Readers Respond to 'Help' Metropole

resto Les Forges - Sentier
The café is where the neighborhood has its lunch.

Insights, Analysis, With The Tocqueville Connection

by Ric Erickson

Paris:- Monday, 2. February 1998:- Last week's appeal to 'help Metropole' has been taken very seriously by a number of readers and they have rolled up their sleeves and pitched in.

In fact, a lot of readers have sent ideas and suggestions as well as general encouragement. It is gross understatement to say that this support has been gratefully received. It all helps and I thank you.

While chatting with a Metropole reader last Friday in Paris, I realized that there continue to be some misconceptions about the relationship between Metropole and its readers. I say 'continue,' because I've written about this relationship in this column before.

It is worth doing again, partly because it is still being 'invented' and refined as time goes on.

First off, Metropole is a weekly magazine, distributed uniquely via the Internet. As such, Metropole is not, and does not operate like any ordinary newspaper, magazine, radio or TV. Because Metropole is 'on' the Internet, it means La Tete de Goinfre that its readers can be, should be, 'interactive.'

This is not a 'rule.' It is just a possibility I think should be explored, because it is possible. No doubt, some will disagree with this.

Inside the delighful Tête de Goinfre, with its pigs.

The most primary way of being 'interactive' is to send the magazine a message via Email - via the Internet.

Who am I? For Metropole, I am chiefly its editor. However, I consider every reader to be a potential 'contributing editor.' So I really act like the manager of an apartment building, which is 'owned' by its tenants. I will act on any tenant's suggestions.

Messages coming in are pretty much divided into two categories. People find Metropole, like its contents and write to say so. The editor responds to each of these messages.

But since every incoming message is from a potential 'contributing editor,' I try to find out how much potential there may be.

Some readers, for one reason or another, have a lot of 'potential.' But they are not used to any publisher or broadcaster taking them seriously - who is? - so there are usually some back-and-forth messages, to get the show on the road.

The new 'contributing editor' usually has memories to draw from, and my job is to sometimes do additional research, get photos, fill in gaps - then edit it all. But it is the 'contributing editor's' story, and the 'byline' and copyright notice are attributed to this contributor.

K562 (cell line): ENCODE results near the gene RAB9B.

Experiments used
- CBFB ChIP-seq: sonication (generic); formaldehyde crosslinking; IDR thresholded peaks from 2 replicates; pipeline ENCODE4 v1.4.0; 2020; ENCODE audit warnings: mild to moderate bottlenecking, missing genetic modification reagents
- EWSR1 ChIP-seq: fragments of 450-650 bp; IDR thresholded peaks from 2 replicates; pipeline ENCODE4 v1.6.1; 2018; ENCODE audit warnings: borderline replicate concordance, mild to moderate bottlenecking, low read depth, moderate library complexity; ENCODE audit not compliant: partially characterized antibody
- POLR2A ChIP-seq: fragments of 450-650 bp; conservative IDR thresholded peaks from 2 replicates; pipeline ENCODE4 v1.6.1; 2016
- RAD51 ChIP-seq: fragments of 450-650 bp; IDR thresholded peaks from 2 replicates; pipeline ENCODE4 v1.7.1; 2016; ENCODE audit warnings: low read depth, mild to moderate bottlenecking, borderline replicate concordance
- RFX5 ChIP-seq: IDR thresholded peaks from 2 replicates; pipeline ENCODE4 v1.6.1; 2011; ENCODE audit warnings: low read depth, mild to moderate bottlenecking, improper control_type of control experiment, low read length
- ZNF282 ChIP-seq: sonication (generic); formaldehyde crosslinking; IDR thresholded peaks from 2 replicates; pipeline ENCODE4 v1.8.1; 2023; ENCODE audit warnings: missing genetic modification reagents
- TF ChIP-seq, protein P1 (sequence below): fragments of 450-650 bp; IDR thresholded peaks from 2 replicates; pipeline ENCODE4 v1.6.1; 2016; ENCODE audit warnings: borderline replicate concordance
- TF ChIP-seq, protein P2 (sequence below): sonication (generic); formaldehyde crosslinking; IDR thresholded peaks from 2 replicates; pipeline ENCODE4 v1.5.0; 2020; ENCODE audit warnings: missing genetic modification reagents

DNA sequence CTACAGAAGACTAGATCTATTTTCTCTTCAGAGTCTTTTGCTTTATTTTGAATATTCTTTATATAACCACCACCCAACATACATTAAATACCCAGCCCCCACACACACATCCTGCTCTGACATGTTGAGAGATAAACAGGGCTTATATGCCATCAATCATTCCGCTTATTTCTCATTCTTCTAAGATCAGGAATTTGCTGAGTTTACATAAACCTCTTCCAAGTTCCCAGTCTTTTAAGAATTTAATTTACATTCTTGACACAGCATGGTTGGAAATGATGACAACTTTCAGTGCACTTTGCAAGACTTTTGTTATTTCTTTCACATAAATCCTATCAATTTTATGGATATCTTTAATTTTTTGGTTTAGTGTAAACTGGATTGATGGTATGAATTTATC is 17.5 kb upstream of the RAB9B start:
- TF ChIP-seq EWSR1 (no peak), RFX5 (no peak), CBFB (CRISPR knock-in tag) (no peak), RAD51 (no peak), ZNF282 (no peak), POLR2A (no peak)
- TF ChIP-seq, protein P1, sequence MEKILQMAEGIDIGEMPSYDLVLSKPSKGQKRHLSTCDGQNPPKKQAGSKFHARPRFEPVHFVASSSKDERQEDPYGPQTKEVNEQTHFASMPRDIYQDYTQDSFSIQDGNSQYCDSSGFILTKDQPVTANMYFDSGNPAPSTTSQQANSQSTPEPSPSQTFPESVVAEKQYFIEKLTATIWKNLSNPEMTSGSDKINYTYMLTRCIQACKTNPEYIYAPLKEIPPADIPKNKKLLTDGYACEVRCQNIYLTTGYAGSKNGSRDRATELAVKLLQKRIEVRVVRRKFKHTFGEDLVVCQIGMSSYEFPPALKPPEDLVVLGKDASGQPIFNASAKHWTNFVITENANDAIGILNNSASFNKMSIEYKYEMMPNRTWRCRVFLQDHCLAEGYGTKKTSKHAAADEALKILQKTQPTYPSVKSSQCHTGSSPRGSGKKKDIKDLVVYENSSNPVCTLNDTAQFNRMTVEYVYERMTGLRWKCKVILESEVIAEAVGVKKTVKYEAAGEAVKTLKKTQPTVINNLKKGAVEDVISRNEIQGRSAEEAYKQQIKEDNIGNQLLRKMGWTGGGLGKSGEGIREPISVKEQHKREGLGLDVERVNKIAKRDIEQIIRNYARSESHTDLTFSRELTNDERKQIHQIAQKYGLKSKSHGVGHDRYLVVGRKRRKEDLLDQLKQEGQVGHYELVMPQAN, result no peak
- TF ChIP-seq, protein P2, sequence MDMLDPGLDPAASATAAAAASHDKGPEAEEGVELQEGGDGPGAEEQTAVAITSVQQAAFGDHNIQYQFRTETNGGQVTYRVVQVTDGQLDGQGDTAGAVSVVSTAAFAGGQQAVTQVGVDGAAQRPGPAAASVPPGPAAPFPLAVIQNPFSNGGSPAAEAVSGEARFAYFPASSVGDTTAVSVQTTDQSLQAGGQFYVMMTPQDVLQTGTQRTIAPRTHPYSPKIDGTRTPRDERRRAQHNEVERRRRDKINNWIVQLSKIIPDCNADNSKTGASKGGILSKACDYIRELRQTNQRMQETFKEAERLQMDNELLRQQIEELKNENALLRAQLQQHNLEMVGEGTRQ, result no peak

At the moment, two major stories are being developed, from beginnings like these.

Other readers have taken to writing to me as a person, and I - not as an editor or custodian of Metropole - reply in kind. This is a 'back-channel' and many of the messages passing through it have marathon de paris nothing to do with Paris, France, or Metropole. But even here, an idea for Metropole may emerge. If this happens, then we go over to 'Metropole-mode' and proceed in a normal way.

It all comes down to three fundamental statements: Metropole believes every reader has the potential to be a 'contributing editor.' Not every reader wants to do this and this is respected. In either case, no message from any reader will be published in Metropole without the contributor's consent.

Metropole is not just me and Paris. Metropole is the sum of its readers and their experiences, and their interaction with the magazine - and recently, interaction with other Metropole contributors, through new 'back-channels' which bypass Metropole entirely - and of course it is me too, acting as referee, umpire, Mr. 'Feet-on-the-street,' and, in general, your man in Paris.

Metropole is 'live' because it is reported from the streets of Paris and it is 'live' because it also is the community centre of a large number of people who have an even larger number of reasons for loving something about Paris.

Me, I just edit a bit of the flow in and out of this 'live' letterbox called Metropole.